Does your organisation actually empower women?

December 21, 2015 by and

 

Originally appeared on NextBillion.

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“Data not only measures progress, it inspires it. What gets measured gets done. Once you start measuring problems, people are more inclined to take action to fix them because nobody wants to end up at the bottom of a list of rankings.” 

– U.S. Secretary of State Hillary Clinton, 2012

Women’s empowerment programmes have surfaced as a key component of the international development agenda. Although many organisations working in international development make grandiose claims of their programmes’ ability to empower women, with few tools available to actually measure empowerment, it is hard to tell if these claims are based on fact or whether they are an organisational appeal to funders.

Until recently, no major development agency had devised a mainstream method to track and measure changes in the level of women’s empowerment in any field, but particularly in agriculture, where it has significant potential to improve food security on a global scale.

Why in agriculture, specifically?

No fewer than 27 different studies have found that male farmers achieve higher yields than female farmers. The yield gap is as high as 25 per cent. This is not because women are poor farmers. It is entirely explained by the severe constraints women face in accessing productive resources, such as land, seeds, fertilizer, pest control measures, extension advice and mechanical tools.

Empowering female farmers and enabling equal access to inputs could not only increase yields on their farms by 20-30 per cent, but also put more resources in women’s hands, which would strengthen their voice within the household. Empowering women in agriculture is a “proven strategy for enhancing food security, nutrition, education and health of children,” according to the Food and Agriculture Organization. “And better-fed, healthier children learn better and become more productive citizens. The benefits would span generations and pay large dividends in the future.”

Does a solution exist?

In March 2012, USAID, along with the International Food Policy Research Institute and the Oxford Poverty and Human Development Initiative, developed the Women’s Empowerment in Agriculture Index (WEAI) to track women’s involvement in agriculture. It monitors five domains of empowerment: decisions about agricultural production; access to and decision-making power about productive resources; control of income; leadership in the community; and women’s control of their time. A woman or man is considered empowered if (s)he has “adequate achievements” in four out of the five domains, or is empowered in some combination of weighted indicators that makes up 80 per cent of the total adequacy score.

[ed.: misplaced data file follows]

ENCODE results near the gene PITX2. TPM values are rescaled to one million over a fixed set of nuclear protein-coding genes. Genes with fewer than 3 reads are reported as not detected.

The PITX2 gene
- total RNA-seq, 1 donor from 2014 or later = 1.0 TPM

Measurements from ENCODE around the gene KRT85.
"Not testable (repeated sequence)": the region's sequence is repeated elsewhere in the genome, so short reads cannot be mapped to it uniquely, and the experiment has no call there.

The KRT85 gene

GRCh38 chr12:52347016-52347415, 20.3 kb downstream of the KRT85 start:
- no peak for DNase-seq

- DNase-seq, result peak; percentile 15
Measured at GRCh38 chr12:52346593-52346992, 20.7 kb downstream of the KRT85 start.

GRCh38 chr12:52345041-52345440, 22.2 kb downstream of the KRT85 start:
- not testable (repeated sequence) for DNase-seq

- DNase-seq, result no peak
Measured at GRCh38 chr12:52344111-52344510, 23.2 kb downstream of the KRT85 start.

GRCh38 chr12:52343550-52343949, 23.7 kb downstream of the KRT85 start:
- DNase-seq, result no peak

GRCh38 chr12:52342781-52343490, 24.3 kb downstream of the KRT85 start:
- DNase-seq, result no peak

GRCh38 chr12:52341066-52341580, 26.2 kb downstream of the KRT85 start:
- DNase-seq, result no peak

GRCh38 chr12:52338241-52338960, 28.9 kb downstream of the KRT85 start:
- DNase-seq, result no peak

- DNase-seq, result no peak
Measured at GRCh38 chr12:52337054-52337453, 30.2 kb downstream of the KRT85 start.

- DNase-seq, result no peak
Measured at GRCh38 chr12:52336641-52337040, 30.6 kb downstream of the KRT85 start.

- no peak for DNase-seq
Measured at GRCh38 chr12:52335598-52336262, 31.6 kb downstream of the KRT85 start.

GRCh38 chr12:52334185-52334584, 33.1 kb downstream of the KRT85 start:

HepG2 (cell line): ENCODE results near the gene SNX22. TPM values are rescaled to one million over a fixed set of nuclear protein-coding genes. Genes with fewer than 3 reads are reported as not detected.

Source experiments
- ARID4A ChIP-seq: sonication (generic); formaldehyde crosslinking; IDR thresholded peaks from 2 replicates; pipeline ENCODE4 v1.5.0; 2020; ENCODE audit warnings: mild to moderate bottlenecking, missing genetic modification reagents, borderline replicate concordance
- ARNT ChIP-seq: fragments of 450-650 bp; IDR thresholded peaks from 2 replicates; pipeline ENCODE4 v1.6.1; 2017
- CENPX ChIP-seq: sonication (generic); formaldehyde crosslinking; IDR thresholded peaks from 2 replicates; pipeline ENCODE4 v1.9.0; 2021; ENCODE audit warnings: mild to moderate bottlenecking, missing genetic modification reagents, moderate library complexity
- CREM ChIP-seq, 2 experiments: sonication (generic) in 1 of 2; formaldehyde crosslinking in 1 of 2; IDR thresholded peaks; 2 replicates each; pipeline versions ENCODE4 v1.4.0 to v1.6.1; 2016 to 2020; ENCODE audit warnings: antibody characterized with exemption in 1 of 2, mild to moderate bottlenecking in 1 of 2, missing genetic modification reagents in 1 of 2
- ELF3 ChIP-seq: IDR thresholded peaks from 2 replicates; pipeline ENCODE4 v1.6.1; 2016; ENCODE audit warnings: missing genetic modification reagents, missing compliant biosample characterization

Practitioners can also look at the segment of women not empowered and identify in which of the five domains the problem lies. This helps practitioners to improve programme design in a targeted way to better reach clients. Apart from the five domains, the WEAI also includes the Gender Parity Index, which compares the level of women’s empowerment to the level of men’s empowerment.

The most compelling feature of the WEAI is its international comparability. Women’s empowerment is by essence context-dependent; for example, how empowered a woman feels in society is largely driven by the socioeconomic, cultural and political features of that particular society. To address this, the WEAI was constructed after a review of hundreds of women’s empowerment indicators in more than 30 studies across several countries in subjects ranging from economics to psychology. The primary purpose of these indicators was international comparability and to construct an index that comes as close to universal applicability as possible.

What does empowerment mean?